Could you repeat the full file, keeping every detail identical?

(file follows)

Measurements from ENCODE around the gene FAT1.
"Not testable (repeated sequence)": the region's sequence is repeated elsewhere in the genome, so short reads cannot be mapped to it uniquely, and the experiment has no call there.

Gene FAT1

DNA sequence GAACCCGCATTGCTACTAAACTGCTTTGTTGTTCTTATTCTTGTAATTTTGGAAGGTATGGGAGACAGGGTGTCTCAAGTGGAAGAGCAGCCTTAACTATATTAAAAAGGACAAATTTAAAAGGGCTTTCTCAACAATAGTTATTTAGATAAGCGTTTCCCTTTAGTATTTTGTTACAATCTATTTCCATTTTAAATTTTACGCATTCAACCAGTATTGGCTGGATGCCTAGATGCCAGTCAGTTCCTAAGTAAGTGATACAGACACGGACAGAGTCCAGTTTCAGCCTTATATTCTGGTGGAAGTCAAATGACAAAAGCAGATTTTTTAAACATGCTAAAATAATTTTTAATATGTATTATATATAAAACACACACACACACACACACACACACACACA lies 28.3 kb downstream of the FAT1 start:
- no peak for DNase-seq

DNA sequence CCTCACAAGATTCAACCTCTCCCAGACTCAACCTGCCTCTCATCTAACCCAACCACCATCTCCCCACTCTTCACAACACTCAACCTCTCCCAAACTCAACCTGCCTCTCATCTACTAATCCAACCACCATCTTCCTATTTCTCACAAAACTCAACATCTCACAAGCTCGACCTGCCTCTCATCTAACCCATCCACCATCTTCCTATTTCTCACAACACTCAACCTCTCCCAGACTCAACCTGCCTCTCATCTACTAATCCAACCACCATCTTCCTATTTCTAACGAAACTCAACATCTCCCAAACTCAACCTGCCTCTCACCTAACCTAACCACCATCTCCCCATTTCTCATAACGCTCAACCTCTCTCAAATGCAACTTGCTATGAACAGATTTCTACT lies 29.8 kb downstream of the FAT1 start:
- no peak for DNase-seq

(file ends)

Measurements from ENCODE around the gene FAT1.
"Not testable (repeated sequence)": the region's sequence is repeated elsewhere in the genome, so short reads cannot be mapped to it uniquely, and the experiment has no call there.

Gene FAT1

DNA sequence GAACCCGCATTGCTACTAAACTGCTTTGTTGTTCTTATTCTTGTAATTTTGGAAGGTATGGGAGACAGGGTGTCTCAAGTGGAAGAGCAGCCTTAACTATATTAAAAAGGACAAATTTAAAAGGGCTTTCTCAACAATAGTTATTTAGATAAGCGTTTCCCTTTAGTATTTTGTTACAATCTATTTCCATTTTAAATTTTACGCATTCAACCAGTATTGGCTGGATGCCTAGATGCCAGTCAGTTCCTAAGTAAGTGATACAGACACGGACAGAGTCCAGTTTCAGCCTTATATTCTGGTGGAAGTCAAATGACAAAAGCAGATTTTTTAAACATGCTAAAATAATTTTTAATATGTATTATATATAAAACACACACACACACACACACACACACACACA lies 28.3 kb downstream of the FAT1 start:
- no peak for DNase-seq

DNA sequence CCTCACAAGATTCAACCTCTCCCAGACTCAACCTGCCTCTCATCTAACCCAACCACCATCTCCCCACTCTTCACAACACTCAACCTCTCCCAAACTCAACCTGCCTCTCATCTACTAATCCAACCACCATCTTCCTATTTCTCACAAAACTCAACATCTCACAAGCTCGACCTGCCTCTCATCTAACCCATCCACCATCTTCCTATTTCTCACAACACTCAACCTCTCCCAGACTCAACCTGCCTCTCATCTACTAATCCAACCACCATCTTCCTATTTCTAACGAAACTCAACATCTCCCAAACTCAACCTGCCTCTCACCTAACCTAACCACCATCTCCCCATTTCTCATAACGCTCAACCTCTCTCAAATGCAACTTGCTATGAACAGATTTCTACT lies 29.8 kb downstream of the FAT1 start:
- no peak for DNase-seq